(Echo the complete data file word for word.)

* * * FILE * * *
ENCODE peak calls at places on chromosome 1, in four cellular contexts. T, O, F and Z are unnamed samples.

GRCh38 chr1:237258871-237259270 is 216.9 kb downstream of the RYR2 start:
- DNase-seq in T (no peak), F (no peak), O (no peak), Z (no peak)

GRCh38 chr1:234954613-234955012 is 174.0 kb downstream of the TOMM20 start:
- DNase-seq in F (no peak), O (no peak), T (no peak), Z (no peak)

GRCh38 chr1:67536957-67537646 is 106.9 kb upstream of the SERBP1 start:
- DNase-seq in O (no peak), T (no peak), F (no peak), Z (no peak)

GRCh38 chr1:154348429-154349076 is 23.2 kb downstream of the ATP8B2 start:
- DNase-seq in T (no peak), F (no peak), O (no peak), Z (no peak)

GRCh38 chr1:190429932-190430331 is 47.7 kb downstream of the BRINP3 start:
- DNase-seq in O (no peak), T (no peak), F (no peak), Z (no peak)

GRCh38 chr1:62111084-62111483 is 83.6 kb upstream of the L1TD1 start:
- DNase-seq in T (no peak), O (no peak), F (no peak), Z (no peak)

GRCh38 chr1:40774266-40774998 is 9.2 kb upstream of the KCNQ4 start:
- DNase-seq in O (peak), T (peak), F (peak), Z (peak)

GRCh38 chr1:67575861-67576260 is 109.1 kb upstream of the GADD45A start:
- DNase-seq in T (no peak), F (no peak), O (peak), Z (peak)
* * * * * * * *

ENCODE peak calls at places on chromosome 1, in four cellular contexts. T, O, F and Z are unnamed samples.

GRCh38 chr1:237258871-237259270 is 216.9 kb downstream of the RYR2 start:
- DNase-seq in T (no peak), F (no peak), O (no peak), Z (no peak)

GRCh38 chr1:234954613-234955012 is 174.0 kb downstream of the TOMM20 start:
- DNase-seq in F (no peak), O (no peak), T (no peak), Z (no peak)

GRCh38 chr1:67536957-67537646 is 106.9 kb upstream of the SERBP1 start:
- DNase-seq in O (no peak), T (no peak), F (no peak), Z (no peak)

GRCh38 chr1:154348429-154349076 is 23.2 kb downstream of the ATP8B2 start:
- DNase-seq in T (no peak), F (no peak), O (no peak), Z (no peak)

GRCh38 chr1:190429932-190430331 is 47.7 kb downstream of the BRINP3 start:
- DNase-seq in O (no peak), T (no peak), F (no peak), Z (no peak)

GRCh38 chr1:62111084-62111483 is 83.6 kb upstream of the L1TD1 start:
- DNase-seq in T (no peak), O (no peak), F (no peak), Z (no peak)

GRCh38 chr1:40774266-40774998 is 9.2 kb upstream of the KCNQ4 start:
- DNase-seq in O (peak), T (peak), F (peak), Z (peak)

GRCh38 chr1:67575861-67576260 is 109.1 kb upstream of the GADD45A start:
- DNase-seq in T (no peak), F (no peak), O (peak), Z (peak)